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Dialectical Behavior Therapy for Men With Borderline Personality Disorder and Antisocial Behavior: A Clinical Trial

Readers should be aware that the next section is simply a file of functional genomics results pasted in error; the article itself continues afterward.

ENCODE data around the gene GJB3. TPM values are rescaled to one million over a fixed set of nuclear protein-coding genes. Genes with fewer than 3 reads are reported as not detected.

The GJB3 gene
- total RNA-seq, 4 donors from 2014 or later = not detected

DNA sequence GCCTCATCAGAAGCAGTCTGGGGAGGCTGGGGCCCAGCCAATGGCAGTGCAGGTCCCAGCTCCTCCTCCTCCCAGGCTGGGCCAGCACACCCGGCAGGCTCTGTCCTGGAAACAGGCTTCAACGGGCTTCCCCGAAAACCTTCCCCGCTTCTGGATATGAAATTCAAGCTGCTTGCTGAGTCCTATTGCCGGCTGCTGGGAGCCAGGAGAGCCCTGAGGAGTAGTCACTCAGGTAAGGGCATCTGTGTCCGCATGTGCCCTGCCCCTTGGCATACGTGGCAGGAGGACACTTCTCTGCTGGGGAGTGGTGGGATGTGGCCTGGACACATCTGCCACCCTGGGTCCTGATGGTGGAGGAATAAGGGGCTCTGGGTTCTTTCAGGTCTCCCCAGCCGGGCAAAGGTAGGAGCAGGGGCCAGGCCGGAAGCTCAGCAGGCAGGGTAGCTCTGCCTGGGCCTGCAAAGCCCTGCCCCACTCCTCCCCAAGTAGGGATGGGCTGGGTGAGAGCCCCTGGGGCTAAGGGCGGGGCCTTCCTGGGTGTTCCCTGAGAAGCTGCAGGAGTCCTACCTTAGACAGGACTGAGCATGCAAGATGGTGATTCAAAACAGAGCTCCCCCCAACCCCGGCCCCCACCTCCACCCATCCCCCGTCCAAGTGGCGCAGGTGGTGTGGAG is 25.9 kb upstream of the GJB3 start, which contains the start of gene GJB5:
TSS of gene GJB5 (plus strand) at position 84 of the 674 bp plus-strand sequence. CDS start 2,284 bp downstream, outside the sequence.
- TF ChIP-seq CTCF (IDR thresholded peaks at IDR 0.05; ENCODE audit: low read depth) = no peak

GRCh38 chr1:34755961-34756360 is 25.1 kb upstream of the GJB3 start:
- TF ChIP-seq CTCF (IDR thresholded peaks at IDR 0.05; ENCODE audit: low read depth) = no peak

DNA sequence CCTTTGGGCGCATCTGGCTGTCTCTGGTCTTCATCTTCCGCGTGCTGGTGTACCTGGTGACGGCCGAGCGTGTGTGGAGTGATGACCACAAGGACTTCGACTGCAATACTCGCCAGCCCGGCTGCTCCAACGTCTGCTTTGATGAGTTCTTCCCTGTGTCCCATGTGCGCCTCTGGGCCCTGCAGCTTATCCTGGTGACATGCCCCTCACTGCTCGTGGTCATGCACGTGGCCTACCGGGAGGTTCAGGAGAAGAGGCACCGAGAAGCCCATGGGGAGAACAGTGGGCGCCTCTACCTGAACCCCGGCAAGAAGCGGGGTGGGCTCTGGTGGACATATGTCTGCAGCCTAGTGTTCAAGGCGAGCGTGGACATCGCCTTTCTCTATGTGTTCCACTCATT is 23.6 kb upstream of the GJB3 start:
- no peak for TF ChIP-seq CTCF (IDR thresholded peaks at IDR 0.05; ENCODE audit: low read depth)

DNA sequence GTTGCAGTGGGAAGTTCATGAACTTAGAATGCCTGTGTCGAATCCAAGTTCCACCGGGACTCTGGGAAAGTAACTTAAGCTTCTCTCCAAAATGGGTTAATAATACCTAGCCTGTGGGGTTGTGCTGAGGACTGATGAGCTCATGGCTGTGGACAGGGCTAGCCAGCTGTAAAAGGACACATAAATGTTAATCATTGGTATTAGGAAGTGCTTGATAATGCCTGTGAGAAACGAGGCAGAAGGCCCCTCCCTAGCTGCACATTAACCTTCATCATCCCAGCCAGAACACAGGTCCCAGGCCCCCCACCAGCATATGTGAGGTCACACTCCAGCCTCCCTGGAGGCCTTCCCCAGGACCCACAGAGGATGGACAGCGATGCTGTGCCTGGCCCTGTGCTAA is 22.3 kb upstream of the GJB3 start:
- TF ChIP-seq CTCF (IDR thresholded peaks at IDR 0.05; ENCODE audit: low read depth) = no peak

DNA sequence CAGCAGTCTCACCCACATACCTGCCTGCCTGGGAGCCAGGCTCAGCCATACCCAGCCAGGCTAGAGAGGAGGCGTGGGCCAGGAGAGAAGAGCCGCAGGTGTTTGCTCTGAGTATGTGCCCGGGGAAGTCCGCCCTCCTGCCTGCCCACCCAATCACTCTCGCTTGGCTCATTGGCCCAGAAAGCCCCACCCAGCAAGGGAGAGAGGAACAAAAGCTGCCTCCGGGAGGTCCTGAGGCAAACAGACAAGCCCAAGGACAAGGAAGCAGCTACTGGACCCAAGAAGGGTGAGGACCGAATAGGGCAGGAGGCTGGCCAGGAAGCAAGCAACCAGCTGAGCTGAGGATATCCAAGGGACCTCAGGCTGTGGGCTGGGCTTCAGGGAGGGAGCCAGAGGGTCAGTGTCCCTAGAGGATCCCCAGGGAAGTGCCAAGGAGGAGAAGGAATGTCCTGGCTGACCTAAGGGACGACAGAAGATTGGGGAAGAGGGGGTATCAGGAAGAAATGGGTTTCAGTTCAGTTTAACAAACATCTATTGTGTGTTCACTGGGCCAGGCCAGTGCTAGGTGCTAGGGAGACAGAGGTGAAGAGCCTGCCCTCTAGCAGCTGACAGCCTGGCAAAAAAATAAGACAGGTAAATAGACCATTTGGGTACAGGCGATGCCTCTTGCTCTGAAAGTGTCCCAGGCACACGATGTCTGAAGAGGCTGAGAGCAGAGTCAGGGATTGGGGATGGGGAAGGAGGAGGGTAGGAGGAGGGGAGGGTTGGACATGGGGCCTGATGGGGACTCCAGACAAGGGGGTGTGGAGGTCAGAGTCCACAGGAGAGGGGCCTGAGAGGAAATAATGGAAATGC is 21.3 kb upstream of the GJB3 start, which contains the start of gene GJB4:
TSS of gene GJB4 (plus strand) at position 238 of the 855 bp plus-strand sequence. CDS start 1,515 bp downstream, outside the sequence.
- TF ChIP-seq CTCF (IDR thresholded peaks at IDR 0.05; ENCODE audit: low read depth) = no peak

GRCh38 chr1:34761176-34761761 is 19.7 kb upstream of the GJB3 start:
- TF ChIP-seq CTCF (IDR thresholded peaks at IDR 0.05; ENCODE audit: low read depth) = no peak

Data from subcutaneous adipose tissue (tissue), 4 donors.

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In addition to suicidal behaviors, men with borderline personality disorder (BPD) often display antisocial behavior that could impair contacts with mental health services. While research has established effective treatments for women with BPD, this is not yet the case for men. The authors evaluated 12 months of dialectical behavior therapy (DBT) for 30 men with BPD and antisocial behavior, using a within-group design with repeated measurements. The authors found moderate to strong, statistically significant pre-to posttreatment reductions of several dysfunctional behaviors, including self-harm, verbal and physical aggression, and criminal offending (rate ratios 0.17–0.39). Symptoms of BPD and depression were also substantially decreased. The dropout rate was 30%, and completing participants reported high satisfaction with treatment and maintained their improvements at 1-year follow-up. The authors conclude that DBT could be an effective treatment alternative for men with BPD and antisocial behavior, and it merits future studies with more rigorous design.


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